Anywhoo, after that Saints FG, the Seahawks offense went on a tear with 24 unanswered points in the 2nd and 3rd Quarter. Shaun Alexander started the scoring run (pun intended) with a 1-yard rushing TD to take the 7-3 lead. Matt Hasselbeck followed that up with TD passes of 35 yards to Koren Robinson and 10 yards to Alexander for a commanding 21-3 halftime lead. Josh Brown nailed a 37-yard FG for the only points of the 3rd Quarter, before New Orleans got back on the board when Aaron Brooks found Joe Horn for a 2 -yard passing TD to cut the lead to 24-10. Brown tacked on another FG from 25 yards out to seal the 27-10 season-opening victory.
New Orleans actually outgained Seattle 359-270 but lost the pivotal turnover battle 4-0. It’s all about the ball! Matt Hasselbeck was 12/23 for 137 yards, 2 TD, 0 INT. Shaun Alexander had 108 yards rushing and 1 TD on 24 carries with an additional 16 yards receiving and a TD on 2 catches. Koren Robinson had 3 catches for 56 yards and 1 TD. Darrell Jackson was right behind him with 3 catches for 53 yards.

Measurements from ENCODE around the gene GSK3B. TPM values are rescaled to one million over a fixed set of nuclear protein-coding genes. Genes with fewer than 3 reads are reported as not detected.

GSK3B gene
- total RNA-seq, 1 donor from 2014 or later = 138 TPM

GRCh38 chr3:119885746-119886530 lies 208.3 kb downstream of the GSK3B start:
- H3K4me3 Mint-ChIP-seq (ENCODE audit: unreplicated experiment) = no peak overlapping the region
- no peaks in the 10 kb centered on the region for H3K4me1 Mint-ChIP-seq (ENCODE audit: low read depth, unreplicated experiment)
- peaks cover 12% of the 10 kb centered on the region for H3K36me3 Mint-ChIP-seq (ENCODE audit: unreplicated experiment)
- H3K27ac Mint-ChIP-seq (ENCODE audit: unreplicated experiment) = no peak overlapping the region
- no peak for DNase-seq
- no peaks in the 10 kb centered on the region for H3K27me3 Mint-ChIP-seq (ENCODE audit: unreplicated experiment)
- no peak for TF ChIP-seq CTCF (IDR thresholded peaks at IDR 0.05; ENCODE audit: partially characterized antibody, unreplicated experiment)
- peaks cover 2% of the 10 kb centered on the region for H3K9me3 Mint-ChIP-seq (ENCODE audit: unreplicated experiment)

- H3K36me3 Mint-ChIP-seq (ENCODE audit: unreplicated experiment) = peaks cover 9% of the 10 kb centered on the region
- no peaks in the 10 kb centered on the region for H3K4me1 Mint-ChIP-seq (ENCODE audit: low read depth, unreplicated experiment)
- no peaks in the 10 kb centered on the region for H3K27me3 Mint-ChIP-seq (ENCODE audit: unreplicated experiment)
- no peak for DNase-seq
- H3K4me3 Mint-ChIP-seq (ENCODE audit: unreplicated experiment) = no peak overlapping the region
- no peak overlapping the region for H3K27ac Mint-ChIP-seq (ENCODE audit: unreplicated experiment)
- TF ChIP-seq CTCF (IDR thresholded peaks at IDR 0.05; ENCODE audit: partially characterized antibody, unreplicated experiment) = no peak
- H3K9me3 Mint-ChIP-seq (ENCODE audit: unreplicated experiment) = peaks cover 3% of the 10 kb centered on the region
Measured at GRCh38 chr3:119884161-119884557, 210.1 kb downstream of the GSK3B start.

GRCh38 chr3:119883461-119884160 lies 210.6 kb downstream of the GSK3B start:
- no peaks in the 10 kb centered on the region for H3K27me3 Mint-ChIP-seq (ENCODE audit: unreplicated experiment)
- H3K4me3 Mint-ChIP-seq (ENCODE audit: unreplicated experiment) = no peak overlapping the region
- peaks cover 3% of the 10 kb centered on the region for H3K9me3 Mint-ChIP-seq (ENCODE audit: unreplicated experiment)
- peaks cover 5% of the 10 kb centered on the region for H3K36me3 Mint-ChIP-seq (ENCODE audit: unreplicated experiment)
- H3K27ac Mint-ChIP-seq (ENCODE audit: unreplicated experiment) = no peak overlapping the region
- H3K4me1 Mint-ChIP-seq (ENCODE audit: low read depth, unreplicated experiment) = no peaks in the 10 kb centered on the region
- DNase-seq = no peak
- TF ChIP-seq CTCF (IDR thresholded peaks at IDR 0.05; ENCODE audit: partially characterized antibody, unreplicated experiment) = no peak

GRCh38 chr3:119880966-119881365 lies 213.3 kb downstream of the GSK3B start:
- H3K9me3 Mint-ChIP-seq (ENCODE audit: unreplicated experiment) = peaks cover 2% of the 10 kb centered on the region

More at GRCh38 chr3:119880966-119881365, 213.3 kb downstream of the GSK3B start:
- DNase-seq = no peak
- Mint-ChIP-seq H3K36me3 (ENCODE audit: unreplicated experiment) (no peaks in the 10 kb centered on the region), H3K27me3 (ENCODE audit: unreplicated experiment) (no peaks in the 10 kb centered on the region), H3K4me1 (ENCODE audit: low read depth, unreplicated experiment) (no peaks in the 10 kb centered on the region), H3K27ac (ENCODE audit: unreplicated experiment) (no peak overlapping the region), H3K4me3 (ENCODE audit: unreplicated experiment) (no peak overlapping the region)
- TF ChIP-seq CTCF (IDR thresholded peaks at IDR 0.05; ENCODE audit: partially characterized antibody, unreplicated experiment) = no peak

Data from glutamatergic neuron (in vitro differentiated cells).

Chike Okeafor tried to get a number in every defensive stat column in this game with 3 tackles, 1.0 sack, 1 INT, and 1 FF. Reggie Tongue had 1.0 sack. Ken Lucas had 1 FF. Anthony Simmons had 11 tackles and 1 FR. Rookie DBs Marcus Trufant and Ken Hamlin both had notable NFL debuts with 2 passes defensed and a handful of tackles each.
10 Years Ago
Sunday, September 8, 2013
At the risk of spoiling the outcome of the 2013 season, it turned out pretty cool. Yet, the first week was quite an inauspicious start that I guess prepared the fans for what was to come. Hold on to your butts.
Bring on the Carolina Panthers, whom Seattle beat in 2012 in a 16-12 nailbiter punctuated by a Bruce Irvin sack fumble with less than a minute remaining to close out the game. I get it, history repeats itself, but we already had the 1993 squad looking like the 1992 version and John Carney popping up in two decades. It can’t happen a third time in this article…that would be crazy!